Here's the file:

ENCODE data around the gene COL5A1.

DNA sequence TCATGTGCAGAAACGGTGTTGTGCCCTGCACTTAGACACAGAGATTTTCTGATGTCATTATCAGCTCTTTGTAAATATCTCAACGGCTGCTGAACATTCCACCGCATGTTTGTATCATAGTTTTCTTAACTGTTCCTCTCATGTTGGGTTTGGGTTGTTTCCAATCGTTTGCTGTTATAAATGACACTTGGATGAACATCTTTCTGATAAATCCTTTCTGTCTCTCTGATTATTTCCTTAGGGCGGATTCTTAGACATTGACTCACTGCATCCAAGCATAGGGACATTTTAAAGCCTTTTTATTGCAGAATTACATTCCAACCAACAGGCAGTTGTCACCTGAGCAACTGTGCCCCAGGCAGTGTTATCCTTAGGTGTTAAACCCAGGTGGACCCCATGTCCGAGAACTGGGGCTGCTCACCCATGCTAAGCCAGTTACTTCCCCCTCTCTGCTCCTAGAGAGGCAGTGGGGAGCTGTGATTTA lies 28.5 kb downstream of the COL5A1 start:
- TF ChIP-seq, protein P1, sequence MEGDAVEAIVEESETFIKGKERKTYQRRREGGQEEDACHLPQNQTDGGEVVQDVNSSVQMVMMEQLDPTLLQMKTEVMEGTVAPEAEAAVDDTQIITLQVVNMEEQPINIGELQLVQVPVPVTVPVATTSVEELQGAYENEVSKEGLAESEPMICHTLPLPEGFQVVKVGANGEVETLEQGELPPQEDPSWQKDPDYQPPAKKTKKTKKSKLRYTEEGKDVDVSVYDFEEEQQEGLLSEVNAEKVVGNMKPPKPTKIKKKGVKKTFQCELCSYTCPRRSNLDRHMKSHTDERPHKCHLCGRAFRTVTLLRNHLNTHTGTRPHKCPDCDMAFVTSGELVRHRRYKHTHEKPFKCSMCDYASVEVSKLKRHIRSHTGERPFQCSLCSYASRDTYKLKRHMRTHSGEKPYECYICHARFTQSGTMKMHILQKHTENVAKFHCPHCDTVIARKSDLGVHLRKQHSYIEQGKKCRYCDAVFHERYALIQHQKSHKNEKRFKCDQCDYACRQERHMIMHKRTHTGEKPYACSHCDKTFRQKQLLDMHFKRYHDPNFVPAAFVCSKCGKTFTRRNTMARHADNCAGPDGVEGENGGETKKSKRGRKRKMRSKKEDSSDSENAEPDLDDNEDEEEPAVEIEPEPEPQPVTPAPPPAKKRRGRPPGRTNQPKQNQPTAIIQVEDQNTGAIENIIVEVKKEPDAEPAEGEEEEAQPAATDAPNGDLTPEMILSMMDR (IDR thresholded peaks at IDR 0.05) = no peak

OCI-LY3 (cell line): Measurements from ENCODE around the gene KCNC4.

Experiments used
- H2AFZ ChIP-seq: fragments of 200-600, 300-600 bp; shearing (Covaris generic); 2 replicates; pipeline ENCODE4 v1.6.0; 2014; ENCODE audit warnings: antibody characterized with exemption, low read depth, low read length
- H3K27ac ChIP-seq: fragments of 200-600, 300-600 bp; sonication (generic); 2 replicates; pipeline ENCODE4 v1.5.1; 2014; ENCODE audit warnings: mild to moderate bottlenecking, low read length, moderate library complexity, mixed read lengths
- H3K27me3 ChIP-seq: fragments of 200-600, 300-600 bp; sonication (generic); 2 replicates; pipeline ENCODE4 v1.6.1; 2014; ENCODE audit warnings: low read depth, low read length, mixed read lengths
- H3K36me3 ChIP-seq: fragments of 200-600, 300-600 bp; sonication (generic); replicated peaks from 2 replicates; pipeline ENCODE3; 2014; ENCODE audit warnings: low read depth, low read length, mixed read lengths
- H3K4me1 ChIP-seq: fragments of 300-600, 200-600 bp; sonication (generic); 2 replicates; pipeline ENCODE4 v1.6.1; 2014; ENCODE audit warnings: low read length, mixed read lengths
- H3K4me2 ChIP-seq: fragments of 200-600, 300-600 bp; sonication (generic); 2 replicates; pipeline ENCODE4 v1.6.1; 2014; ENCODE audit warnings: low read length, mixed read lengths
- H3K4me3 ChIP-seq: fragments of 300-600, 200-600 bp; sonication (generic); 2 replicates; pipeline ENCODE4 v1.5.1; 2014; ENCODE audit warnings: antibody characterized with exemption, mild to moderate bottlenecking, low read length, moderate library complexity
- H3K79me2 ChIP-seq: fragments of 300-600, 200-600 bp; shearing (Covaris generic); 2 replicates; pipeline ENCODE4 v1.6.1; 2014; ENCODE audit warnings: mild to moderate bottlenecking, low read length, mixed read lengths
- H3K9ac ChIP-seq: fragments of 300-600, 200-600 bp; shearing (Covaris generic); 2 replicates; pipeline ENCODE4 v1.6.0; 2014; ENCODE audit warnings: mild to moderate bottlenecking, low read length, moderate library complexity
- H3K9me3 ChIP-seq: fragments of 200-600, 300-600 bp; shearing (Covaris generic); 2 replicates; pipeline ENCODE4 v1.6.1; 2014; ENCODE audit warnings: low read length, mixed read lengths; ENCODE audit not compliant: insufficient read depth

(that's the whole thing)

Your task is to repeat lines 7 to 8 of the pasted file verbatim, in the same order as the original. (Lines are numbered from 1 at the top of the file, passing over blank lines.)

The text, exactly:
- H3K27ac ChIP-seq: fragments of 200-600, 300-600 bp; sonication (generic); 2 replicates; pipeline ENCODE4 v1.5.1; 2014; ENCODE audit warnings: mild to moderate bottlenecking, low read length, moderate library complexity, mixed read lengths
- H3K27me3 ChIP-seq: fragments of 200-600, 300-600 bp; sonication (generic); 2 replicates; pipeline ENCODE4 v1.6.1; 2014; ENCODE audit warnings: low read depth, low read length, mixed read lengths